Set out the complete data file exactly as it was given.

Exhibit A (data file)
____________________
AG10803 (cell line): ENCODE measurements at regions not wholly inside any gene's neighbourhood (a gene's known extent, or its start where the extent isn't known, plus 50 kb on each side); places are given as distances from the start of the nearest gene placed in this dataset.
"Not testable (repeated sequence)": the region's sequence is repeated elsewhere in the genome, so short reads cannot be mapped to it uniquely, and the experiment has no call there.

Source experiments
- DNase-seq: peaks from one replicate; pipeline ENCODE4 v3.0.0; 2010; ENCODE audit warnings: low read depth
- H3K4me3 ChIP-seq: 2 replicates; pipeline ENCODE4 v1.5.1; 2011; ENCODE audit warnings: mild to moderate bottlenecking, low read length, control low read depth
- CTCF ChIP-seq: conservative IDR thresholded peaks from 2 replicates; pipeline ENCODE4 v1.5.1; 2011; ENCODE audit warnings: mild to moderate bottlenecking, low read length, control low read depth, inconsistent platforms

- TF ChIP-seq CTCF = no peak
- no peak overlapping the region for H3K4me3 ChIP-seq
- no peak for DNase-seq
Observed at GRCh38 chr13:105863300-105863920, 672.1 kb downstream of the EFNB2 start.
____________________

AG10803 (cell line): ENCODE measurements at regions not wholly inside any gene's neighbourhood (a gene's known extent, or its start where the extent isn't known, plus 50 kb on each side); places are given as distances from the start of the nearest gene placed in this dataset.
"Not testable (repeated sequence)": the region's sequence is repeated elsewhere in the genome, so short reads cannot be mapped to it uniquely, and the experiment has no call there.

Source experiments
- DNase-seq: peaks from one replicate; pipeline ENCODE4 v3.0.0; 2010; ENCODE audit warnings: low read depth
- H3K4me3 ChIP-seq: 2 replicates; pipeline ENCODE4 v1.5.1; 2011; ENCODE audit warnings: mild to moderate bottlenecking, low read length, control low read depth
- CTCF ChIP-seq: conservative IDR thresholded peaks from 2 replicates; pipeline ENCODE4 v1.5.1; 2011; ENCODE audit warnings: mild to moderate bottlenecking, low read length, control low read depth, inconsistent platforms

- TF ChIP-seq CTCF = no peak
- no peak overlapping the region for H3K4me3 ChIP-seq
- no peak for DNase-seq
Observed at GRCh38 chr13:105863300-105863920, 672.1 kb downstream of the EFNB2 start.